I published my article on the history of Robert Pirsig’s books at the Humanities Commons.
I admire Rober Pirsig’s work on the Metaphysics of Quality as described in his two books Zen and the Art of Motorcycle Maintenance and Lila. Robert passed away in 2017 I started to collect all the English editions of his books. I wrote an article entitle “The Design History of Robert M. Pirsig’s Books” in which I analysed all these books and their covers. The book proposal for Zen was rejected by 122 publishers. My article was rejected by only nine journals but this was done sequentially, which took almost a year. It seems like Pirsig’s curse is upon this manuscript. Academic publishing remains difficult and I recently interviewed Anton Angelo about it.
It is time to take a new approach and hence I decided to publish the article in the Humanities Commons. Please enjoy the article. High resolution scans of all the book covers are available over at the Open Science Framework. I also published the scans of all the covers over at Flickr. Have a look at the Zen and Lila albums.
Proposal for a LEGO memorial for the Christchurch Mosque Shooting victims.
On Friday March 15th 2019 New Zealand experienced its biggest terrorist attack in Christchurch that took the lives of 50 people. The loss to their families and their community is indescribable. It is our responsibility to pay respect to the victims, their families and their communities. Moreover, we must take action to prevent that such an event will ever happen again.
For this purpose we propose to build a memorial exhibit for the Christchurch Brick Show. The exhibit will consist of two parts.
This LEGO remote controlled crawler uses a sequential gearbox from Sariel and a Mindstorms EV3 to control the car. The remote control used force feedback and offers proportional control over speed and direction. It also allows you to change gears and change the forward and backward drive. The two EV3 Mindstorms communicate using Bluetooth. The remote uses two rotation sensors to measure speed and direction.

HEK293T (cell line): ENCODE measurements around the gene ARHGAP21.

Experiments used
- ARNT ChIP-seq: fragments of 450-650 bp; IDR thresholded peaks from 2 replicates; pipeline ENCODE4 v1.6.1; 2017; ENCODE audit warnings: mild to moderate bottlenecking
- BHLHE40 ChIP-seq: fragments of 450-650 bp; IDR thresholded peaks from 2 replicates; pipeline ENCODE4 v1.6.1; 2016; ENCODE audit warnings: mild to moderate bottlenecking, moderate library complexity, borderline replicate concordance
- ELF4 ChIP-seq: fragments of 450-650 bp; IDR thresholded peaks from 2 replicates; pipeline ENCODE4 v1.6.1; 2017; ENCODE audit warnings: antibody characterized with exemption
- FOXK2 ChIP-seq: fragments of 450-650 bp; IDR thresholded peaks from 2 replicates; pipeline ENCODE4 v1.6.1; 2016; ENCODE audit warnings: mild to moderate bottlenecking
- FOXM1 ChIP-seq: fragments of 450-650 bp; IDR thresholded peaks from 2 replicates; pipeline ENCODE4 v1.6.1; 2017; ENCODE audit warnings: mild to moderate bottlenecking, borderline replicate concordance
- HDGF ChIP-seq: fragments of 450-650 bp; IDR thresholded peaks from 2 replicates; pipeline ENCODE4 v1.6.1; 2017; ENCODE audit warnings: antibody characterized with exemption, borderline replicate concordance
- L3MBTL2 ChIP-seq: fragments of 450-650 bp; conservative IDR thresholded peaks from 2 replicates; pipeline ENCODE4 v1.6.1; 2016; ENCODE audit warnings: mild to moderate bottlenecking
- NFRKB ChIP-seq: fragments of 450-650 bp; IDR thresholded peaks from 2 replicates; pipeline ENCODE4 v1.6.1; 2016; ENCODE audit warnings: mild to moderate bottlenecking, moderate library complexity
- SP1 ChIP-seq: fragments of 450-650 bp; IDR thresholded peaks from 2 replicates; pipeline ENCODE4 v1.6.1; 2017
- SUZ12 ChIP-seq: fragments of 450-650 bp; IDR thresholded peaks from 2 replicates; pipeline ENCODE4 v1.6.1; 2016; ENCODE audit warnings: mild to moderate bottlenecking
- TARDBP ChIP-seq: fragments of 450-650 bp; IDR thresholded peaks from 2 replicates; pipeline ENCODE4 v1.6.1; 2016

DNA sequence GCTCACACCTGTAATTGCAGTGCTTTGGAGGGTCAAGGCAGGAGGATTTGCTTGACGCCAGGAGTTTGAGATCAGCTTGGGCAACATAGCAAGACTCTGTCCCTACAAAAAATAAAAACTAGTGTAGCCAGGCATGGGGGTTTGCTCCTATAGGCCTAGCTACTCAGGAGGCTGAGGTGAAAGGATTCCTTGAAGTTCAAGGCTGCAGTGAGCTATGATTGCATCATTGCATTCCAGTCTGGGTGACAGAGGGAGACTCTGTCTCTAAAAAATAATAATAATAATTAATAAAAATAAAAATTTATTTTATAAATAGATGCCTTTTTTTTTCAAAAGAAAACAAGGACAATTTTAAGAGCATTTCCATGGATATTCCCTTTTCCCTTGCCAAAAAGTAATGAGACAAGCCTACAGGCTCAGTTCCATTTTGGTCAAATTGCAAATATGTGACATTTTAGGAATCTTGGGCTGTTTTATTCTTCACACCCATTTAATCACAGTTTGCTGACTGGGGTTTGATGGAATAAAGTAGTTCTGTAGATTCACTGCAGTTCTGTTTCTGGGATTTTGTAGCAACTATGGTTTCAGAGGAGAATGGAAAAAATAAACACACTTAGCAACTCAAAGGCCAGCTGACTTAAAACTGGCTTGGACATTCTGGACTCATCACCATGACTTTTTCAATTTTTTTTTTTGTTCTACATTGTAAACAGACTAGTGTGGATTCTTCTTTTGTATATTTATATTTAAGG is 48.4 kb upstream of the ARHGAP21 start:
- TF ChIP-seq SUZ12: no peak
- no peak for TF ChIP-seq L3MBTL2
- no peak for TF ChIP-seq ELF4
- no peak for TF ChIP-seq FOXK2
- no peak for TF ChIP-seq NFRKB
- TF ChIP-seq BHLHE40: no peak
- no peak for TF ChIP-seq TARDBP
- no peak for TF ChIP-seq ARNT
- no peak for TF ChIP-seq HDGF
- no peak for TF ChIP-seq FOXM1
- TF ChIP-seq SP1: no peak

The building instructions are available for LEGO Digital Designer and Stud.io. Please notice that I had to replace the 35188 Technic Changeover Rotary Catch with another gear in the digital model and I could also not include Mindsensors Glide Wheel Rotation Sensor. These bricks do not yet exist in digital form. I also put up the model are ReBrickable and the inventory there is almost complete. Feel free to also use different wheels. In the LDD model I also had to use other shocks.
Here is a video that explains the model’s function:
Taking 360 degrees panoramic photographs has become easy due to the arrival of dedicated 360 cameras, such as the Ricoh Theta V. But their 4K resolution is spread thin across the whole 360 degree viewing angle. There is still a need to panoramas with high resolution that can only be taken by stitching multiple photographs together. The GigaPan Epic Pro is a robotic camera head that tilts and pans your camera before triggering the shot. You can stitch hundreds even thousands of photos together into one GigaPixel panorama. I have uploaded a few on GigaPan’s website.